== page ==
Members of Congress want FDA to develop guidance avoiding animal testing

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Members of Congress continue their interest in seeing the curtailment of animal testing for drugs and cosmetics. Now some members are urging the Food and Drug Administration to develop guidance for industry on how to avoid animal testing for products requiring FDA approval. For more, Nevada Rep. Dina Titus (D) joined the Federal Drive with Tom Temin.

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Best listening experience is on Chrome, Firefox or Safari. Subscribe to Federal Drive’s daily audio interviews on Apple Podcasts or PodcastOne.

Members of Congress continue their interest in seeing the curtailment of animal testing for drugs and cosmetics. Now some members are urging the Food and Drug Administration to develop guidance for industry on how to avoid animal testing for products requiring FDA approval. For more, Nevada Rep. Dina Titus (D) joined the Federal Drive with Tom Temin.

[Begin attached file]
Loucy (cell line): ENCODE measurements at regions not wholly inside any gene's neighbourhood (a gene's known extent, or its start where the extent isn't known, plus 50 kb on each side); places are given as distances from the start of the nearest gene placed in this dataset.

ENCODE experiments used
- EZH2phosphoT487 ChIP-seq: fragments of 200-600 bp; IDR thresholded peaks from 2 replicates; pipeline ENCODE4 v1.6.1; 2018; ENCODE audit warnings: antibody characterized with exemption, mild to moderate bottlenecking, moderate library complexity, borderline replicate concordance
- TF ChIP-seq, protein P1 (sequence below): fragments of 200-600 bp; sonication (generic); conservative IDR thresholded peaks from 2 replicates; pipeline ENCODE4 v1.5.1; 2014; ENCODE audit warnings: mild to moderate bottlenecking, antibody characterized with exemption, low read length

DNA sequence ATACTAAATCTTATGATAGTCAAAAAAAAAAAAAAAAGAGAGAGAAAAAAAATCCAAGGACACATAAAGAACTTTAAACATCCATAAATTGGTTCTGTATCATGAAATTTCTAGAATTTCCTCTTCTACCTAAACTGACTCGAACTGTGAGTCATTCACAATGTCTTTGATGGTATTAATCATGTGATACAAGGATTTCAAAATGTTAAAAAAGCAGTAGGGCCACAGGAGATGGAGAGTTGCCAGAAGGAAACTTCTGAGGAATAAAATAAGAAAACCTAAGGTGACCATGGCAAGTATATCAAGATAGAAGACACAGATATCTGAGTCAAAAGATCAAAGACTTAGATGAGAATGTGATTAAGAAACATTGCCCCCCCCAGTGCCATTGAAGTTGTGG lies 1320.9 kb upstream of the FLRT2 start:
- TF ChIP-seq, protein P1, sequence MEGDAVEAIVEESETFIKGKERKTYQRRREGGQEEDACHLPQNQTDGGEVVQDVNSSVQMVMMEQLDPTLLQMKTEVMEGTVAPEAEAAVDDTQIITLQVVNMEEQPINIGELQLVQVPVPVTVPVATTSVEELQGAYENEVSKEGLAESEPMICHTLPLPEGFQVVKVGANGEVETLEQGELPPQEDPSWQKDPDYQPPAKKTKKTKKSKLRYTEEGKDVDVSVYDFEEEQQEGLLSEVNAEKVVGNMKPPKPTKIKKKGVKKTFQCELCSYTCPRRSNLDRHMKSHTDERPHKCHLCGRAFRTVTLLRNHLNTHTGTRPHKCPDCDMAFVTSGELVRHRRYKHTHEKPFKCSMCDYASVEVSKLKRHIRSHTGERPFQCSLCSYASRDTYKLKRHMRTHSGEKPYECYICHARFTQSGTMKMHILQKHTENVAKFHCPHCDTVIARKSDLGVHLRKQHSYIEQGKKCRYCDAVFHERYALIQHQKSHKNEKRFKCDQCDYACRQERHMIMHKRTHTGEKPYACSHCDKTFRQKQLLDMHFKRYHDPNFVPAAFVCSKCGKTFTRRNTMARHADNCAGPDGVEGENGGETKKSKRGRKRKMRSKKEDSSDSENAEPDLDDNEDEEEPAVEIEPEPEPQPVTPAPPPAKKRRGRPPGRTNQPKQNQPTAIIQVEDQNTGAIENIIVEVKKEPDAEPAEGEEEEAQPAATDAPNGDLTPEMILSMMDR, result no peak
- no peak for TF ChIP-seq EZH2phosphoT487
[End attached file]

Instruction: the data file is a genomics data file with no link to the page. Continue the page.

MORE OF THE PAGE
Interview transcript:

Tom Temin: Congresswoman Titus, good to have you back.

Dina Titus: Well, thank you. Pleasure.

Tom Temin: And you really care about the animals, don’t you?

Dina Titus: I do, and I appreciate you doing a story on them. Because you know, 75% of people in this country have a pet and they think of the pet is part of the family. And when they hear about cruel testing on beagles, and kittens is just really awful.

Tom Temin: And so FDA (Food and Drug Administration) rules then require animal testing for certain classes of drugs and cosmetics?

Dina Titus: Well, that’s right, and order to get the FDA approval for new drugs and medical devices, you have to go through these tests that are required. And we know that the tests really aren’t very good. They aren’t as modern as some other methods. They aren’t as economical and they’re just horribly cruel.

Tom Temin: And what are some of the methods that we’re aware of that industry might use in place of, as you say, beagles and kittens?